Elizabeth Dinwoodie 34 b Sanquhar
George Dinwoodie 12 b Sanquhar
Betty Dinwoodie b Sanquhar
Mary Dinwoodie 5 b New Cumnock
John Dinwoodie 3 b Old Cumnock
Thomas Dinwoodie 1 b Dalmellington


On Cumnock Connections tree

Thursday, 11 October 2018

William G Park

William George Park was born in Cumnock in 1893 to miner James Park and Margaret Bicket. By WW1 the family had moved to Newtongrange, Midlothian.







Cumnock Connections tree

CWGC

Robert Gibson

Robert Gibson was born in 1893 in Dunscore Dumfriesshire and died on 2 May 1917. He served in the 11th Battalion, the Royal Scots, Service Number 40169.

Cumnock Chronicle



Robert Gibson on the Cumnock Connections tree

His entry on CWGC

James Miller

James Miller was born on 30 Sep 1895 at Hillcrest in Maybole, the son of James Miller a draper and later Provost of Maybole and Maggie Nimmo. He died France and Flanders on 16 May 1917.

His grandfather also a James Miller was a mineral borer in Cumnock employing 18 men in 1881.

Cumnock Chronicle


The Glasgow Herald, Monday, 28th May, 1917
Deaths on Service.
MILLER.- Died on the 16th inst., from wounds received in action, Corporal James Miller, Despatch Rider, aged 21 years, only son of Provost Miller and Mrs Miller, Maybole, and grandson of the late James Miller, mineral borer, Cumnock.
Cumnock Connections tree
SNWM - WW1
Surname MILLER
Forename James
Rank  Cpl
Service number 142863
Decoration
Place of birth Maybole Ayrshire
Date of death 16 May 1917
Theatre of death F&F
Cause of death Died of wounds.
SNWM roll THE ROYAL ENGINEERS
Unit name Unknown Unit attached to THE ROYAL ENGINEERS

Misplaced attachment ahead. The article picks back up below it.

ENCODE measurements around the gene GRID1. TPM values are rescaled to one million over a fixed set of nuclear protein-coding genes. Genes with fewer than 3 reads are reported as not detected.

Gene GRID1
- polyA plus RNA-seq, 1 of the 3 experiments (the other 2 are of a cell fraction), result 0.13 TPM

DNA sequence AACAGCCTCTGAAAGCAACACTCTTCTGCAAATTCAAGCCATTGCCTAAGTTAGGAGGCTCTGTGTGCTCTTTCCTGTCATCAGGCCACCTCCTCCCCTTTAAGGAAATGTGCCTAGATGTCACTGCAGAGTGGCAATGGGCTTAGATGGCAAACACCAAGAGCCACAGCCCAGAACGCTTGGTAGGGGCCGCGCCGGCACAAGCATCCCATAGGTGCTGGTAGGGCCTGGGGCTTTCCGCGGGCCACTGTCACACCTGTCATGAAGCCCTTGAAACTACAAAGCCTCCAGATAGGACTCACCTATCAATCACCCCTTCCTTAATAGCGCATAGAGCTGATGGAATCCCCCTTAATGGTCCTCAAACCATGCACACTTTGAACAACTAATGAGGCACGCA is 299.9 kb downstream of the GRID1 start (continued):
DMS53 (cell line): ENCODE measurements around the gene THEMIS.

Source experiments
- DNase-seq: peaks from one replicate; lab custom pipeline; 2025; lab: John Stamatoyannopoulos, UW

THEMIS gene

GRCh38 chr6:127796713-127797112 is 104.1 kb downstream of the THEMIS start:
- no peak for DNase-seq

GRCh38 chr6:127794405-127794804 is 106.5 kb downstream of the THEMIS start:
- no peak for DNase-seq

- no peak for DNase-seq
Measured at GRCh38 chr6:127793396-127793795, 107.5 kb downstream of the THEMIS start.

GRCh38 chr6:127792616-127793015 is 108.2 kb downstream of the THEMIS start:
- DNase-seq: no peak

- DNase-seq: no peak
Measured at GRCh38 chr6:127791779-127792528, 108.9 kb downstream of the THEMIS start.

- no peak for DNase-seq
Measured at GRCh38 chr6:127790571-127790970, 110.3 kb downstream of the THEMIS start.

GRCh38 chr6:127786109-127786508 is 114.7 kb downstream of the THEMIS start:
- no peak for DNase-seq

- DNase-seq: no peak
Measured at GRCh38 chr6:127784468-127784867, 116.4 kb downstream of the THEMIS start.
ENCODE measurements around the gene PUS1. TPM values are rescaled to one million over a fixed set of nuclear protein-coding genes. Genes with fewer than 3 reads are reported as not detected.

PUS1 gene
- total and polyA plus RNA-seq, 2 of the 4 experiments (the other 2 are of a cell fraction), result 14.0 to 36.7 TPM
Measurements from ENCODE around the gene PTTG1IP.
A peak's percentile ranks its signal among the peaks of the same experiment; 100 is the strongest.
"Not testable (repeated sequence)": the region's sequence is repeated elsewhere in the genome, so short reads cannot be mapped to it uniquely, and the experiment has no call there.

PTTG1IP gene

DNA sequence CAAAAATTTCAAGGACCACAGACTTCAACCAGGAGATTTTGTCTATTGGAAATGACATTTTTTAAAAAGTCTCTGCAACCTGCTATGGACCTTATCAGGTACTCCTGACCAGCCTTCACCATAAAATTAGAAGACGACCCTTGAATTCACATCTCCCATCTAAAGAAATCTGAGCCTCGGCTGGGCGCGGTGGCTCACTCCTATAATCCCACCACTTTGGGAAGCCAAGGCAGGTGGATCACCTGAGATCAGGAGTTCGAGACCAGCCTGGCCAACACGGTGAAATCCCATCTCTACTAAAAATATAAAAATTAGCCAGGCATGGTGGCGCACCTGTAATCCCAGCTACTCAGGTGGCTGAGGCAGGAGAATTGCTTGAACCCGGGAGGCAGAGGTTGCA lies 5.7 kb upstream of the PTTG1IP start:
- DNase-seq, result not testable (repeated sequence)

Other detail 51st Signal Coy.

Tuesday, 9 October 2018

The impact of war on Cumnock

Cumnock was much smaller 100 years ago than it is now. (See map) None of the housing schemes existed. Landward communities such as Skares were big communities with miners' rows and farm workers cottages.  Families were large, with as many as 13 children in the case of Montgomery Davidson. People knew their neighbours, worked beside them and socialised with them.

When war broke out, young men flocked to enlist from September 1914. They had to be between 19 - 41. They had to be 19 to be sent to the front. New regiments were created to accommodate them.  Many went along with their pals and workmates to enlist in the same regiment on the same day. This had advantages in that the lads would have the support of their friends when away from home mostly for the first time in their lives. However losses were high and often a whole unit would be wiped out so they would die alongside their friends. 

Volunteers were keen to go and do their bit and the word was that it would be all over by Christmas. Being a soldier in the past wasn't so bad. You got paid, fed, clothed, billeted, saw the world, got away from your strict father, had some fun, got a pension when your term was up.